Colorado State University Students Prepare for Alternative Spring Break

Every year Colorado State University students devote their spring break to community service and social and cultural education by participating in CSU’s Alternative Break program.  This year, 110 students will be traveling to one of 10 destinations to assist in a wide variety of service projects. Colorado State University’s spring break week begins on Monday, March 16.

"Alternative Spring Break gave me a lot of experience in leadership as a whole as well as learning to hone my interrelationship skills," said Sam Bowersox-Daly, a student at Colorado State.  "This year I have an incredible group and really hope to learn a lot about the people we are going to meet and those in my group. Lasting relationships and a true educational experience are what I look forward to gaining."

The Alternative Break program is an immersion experience into different cultural, environmental and socioeconomic communities across the nation. Teams of students provide service in exchange for education about current social and cultural issues facing the host communities. The program is designed to create active citizens who make the community a priority when making life choices.

"I wanted to step outside of the traditional college experience and do something," said Ian Krammer, a Colorado State alternative spring break leader. "College can often be a lot of discussing issues and talking about what is happening, but does not necessarily get you out doing it. Alternative Breaks provide that opportunity by sending you and eight to 12 other highly motivated, excited students to go out into the world and do relevant work through teaching, learning and sharing."

Alternative break is not simply volunteerism. The program is intentionally designed to be mutually beneficial to both communities and students. While the communities benefit from tangible work completed, the students gain a broader understanding of the world around them.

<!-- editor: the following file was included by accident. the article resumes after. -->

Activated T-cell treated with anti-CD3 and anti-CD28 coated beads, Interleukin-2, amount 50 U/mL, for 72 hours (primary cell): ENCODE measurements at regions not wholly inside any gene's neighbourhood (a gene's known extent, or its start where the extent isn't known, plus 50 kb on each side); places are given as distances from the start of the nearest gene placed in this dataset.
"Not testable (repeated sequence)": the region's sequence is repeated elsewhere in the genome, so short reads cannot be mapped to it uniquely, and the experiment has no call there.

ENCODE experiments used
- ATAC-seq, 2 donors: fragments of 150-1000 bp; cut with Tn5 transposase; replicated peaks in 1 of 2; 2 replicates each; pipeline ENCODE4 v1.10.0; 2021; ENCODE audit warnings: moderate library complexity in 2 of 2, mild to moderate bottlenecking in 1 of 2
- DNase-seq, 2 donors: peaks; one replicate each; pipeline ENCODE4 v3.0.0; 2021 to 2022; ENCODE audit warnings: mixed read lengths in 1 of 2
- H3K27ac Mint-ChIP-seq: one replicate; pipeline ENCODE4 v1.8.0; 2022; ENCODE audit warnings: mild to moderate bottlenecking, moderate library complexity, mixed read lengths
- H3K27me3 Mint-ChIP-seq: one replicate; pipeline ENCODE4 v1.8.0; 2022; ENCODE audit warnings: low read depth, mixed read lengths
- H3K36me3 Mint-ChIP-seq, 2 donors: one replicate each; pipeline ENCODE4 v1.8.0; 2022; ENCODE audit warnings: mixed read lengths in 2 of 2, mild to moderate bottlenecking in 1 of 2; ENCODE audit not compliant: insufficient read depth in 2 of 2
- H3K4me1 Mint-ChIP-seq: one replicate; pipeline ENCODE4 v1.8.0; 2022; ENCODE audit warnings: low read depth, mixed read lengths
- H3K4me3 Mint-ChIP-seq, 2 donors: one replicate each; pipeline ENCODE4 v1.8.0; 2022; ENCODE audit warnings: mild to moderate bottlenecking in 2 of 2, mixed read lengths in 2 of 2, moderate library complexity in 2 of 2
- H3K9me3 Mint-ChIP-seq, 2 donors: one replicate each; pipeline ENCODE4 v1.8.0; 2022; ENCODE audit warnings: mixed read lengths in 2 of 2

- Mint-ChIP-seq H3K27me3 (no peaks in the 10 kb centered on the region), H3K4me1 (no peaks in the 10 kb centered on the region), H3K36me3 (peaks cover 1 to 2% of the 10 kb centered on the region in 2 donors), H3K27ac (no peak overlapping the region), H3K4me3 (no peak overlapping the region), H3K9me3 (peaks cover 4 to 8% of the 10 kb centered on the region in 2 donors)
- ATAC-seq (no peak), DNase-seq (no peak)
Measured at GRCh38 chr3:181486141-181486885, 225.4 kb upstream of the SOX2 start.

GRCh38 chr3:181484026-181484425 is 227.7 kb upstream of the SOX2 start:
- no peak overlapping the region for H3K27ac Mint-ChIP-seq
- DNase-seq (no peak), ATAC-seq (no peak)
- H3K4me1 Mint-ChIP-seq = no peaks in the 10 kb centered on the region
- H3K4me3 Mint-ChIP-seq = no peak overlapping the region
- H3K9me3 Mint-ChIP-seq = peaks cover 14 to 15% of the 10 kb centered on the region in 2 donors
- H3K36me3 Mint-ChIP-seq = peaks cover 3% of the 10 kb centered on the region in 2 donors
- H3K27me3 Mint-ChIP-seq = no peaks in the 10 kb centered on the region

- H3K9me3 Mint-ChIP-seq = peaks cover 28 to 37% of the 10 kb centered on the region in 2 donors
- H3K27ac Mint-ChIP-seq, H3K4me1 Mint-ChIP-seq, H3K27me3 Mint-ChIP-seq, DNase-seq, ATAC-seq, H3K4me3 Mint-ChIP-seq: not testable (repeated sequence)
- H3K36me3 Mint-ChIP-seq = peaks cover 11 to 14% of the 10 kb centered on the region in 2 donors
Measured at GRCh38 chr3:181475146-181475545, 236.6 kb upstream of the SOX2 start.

"In San Juan I got to work with some amazing people that recently immigrated into the United States that taught me how to build walls for prefabricated homes," said described Kathryn Quillin, the Alternative Break student coordinator. "I also got to see first-hand what it is like to live in a colonia. There were houses made out of scrap sheet metal, and children living in the harshest of living conditions, all in my own country."

Students often return gaining a deeper sense of the complexity of social issues and a stronger commitment to resolving root causes of problems. Many students have hailed the experience as fundamentally life-changing and the best week they have ever had.

"I apply so much of what I have learned on alternative breaks in my daily life," said Quillin. "I am a sociology and social work major so it is very easy for me to tie my experiences into my courses. I also use my memories to help me cope with life when things seem a little rough."

The destinations this year include:

-Achiote, Panama: Students will focus on environmental conservation and ecotourism with construction and environmental projects with CEASPA, a local organization.

-Catalina, Calif.: Students will focus on environmental issues including trail building and repair, environmental education projects and landscaping.  

-Independence, Calif.: While working in partnership with CSU’s Asian Pacific American Student Services, students will learn about and help preserve the Manzanar National Historic Site, one of the sites where Japanese people were interned during World War II.

-Kanab, Utah: Students will volunteer at the Best Friends Animal Society, the nation’s largest sanctuary for abused and abandoned animals.  

-Kissimmee, Fla.: Students will work with Give Kids the World, an agency that helps fulfill the wishes of children with life-threatening illnesses by working as amusement park ride operators and concessions stand monitors at the Give Kids the World Village.  

-Maryville, Tenn.:  Students will work with Once Upon a Time, an agency whose mission focuses on the Cherokee Nation and rural Appalachia, in preserving the natural environment in this biosphere and assisting the community.

-New Orleans, La.: Students will help support disaster relief by rebuilding homes in St. Bernard Parish, in partnership with the United Way and the St. Bernard Project.

-Omaha, Neb.: Students will work with the Lutheran Refugee Services to help refugees make a smooth transition to their new home in the U.S. by providing interpretation, tutoring and assistance finding housing and work.  

-Scottsdale, Ariz.: Students will support the efforts of the Rancho Feliz Charitable Organization, a nonprofit whose goal is the "democratic redistribution of opportunity" for the disadvantaged children and families living near the U.S.-Mexico border.  

-Washington D.C.: Students will provide services to the residents of the nation’s largest transitional homeless shelter, the Community for Creative Non-Violence, located just a few blocks from the Capitol Building.